Effect of Patients’ Awareness of CVD Risk Factors on Health-Related Behaviors
AbstractObjectives: In 2010, the American Heart Association unveiled a strategic plan to reduce cardiovascular deaths by targeting seven components of ideal cardiovascular health. Although education is a sensible first step, it is not known whether awareness correlates with healthy behavior. The objective of the study was to examine the association between awareness of risk factors and ideal cardiovascular health behavior.
Methods: We surveyed patients 40 years and older at five ambulatory clinics. The survey measured demographics, health management behaviors, comorbidities, and awareness of five modifiable cardiac risk factors (smoking, obesity, high cholesterol, hypertension and diabetes mellitus) and one protective factor (exercise). Healthy behavior was defined as follows: diabetes, hemoglobin A1c <8.0%; hypertension, systolic blood pressure <140 mm Hg), high cholesterol, medication adherence; obesity, attempting to lose weight; smoking, abstinence; and exercise, ≥30 minutes/day, ≥3 times per week.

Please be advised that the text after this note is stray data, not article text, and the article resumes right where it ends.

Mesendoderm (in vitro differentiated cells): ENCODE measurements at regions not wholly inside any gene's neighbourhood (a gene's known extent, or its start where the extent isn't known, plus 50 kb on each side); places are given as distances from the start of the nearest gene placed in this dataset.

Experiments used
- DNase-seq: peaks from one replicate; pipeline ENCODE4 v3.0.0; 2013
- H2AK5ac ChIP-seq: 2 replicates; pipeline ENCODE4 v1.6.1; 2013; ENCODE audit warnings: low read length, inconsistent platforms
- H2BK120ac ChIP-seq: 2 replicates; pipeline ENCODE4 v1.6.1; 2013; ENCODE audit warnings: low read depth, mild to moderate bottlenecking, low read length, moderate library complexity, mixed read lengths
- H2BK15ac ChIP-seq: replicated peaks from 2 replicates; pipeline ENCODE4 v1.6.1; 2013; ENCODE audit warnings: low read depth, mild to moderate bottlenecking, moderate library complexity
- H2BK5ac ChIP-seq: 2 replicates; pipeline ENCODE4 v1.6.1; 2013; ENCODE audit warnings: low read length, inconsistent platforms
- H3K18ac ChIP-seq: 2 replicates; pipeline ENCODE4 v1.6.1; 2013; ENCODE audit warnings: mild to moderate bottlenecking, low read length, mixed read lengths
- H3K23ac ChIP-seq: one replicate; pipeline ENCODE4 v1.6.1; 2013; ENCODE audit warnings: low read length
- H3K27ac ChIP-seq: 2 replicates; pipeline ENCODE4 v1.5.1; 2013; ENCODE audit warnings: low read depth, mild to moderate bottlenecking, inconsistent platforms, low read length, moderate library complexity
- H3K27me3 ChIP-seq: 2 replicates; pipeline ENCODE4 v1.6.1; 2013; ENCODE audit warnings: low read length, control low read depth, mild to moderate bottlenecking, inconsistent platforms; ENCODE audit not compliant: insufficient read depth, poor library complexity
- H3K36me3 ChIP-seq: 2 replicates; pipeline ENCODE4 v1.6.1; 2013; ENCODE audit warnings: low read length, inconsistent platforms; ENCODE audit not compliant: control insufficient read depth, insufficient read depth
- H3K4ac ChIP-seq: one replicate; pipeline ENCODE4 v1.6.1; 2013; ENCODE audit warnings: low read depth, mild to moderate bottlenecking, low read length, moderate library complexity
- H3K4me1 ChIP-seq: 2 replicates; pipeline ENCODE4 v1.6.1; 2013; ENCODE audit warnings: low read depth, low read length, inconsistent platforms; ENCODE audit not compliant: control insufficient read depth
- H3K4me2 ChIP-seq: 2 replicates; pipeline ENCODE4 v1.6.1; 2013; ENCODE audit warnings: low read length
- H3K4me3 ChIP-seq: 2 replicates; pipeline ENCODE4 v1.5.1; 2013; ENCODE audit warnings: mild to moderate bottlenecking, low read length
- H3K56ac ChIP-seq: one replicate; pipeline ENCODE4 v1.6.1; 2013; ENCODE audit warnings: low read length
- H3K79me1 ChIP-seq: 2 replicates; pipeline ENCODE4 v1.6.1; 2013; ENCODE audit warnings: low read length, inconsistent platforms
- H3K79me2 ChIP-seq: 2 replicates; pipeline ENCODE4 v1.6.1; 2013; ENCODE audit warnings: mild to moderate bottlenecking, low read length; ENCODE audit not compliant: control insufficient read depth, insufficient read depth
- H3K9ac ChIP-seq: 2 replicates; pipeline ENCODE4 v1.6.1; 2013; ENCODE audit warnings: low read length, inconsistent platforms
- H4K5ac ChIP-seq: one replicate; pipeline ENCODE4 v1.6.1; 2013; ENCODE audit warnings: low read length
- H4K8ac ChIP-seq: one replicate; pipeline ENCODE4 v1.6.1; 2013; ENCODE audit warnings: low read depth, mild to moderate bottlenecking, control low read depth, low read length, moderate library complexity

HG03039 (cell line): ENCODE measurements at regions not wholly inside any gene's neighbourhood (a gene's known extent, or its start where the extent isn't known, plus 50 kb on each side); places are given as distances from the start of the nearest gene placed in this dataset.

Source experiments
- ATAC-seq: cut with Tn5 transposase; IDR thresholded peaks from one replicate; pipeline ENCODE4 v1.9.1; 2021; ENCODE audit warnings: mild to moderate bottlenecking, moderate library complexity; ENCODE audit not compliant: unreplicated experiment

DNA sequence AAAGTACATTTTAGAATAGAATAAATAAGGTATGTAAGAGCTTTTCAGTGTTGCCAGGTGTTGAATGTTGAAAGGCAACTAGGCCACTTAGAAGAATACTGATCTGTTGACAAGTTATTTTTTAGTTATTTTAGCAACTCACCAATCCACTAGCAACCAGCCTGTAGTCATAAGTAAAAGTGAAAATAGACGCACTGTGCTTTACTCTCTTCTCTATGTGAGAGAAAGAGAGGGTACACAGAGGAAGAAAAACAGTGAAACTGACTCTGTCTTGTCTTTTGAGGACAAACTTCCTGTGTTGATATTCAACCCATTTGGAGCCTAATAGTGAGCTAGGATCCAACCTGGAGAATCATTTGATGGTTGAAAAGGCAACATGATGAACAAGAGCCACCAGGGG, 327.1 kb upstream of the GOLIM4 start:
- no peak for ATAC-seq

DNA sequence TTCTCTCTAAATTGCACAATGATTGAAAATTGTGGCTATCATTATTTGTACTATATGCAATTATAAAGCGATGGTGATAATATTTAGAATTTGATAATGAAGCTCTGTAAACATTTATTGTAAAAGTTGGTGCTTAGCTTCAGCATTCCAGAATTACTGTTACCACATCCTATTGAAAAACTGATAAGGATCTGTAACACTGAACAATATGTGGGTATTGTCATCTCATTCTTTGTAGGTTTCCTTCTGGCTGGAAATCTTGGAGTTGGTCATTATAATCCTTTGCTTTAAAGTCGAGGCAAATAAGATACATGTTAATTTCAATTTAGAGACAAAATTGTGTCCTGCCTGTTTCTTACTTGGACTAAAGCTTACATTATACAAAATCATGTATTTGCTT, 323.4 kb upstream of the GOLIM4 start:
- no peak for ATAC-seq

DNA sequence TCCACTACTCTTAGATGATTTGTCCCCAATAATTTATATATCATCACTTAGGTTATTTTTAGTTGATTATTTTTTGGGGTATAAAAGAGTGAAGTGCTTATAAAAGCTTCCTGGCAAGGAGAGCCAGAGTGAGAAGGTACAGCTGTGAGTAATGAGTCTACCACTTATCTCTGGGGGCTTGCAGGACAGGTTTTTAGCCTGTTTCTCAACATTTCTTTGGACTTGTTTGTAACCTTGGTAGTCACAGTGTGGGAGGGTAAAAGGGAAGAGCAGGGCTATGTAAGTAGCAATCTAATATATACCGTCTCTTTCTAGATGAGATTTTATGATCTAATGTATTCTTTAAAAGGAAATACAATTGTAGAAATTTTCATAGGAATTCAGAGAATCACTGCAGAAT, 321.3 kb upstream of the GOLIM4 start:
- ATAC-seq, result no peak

Results: For five modifiable risk factors, awareness was positively associated with healthy behavior in multivariable models: obesity, hypertension, exercise, cholesterol, and diabetes. Awareness was inversely associated with smoking abstention.
Conclusions: Awareness that a specific factor increases the risk for cardiovascular disease was positively associated with healthy behavior regarding most risk factors; however, the association was modest, suggesting that awareness alone does not motivate behavior.
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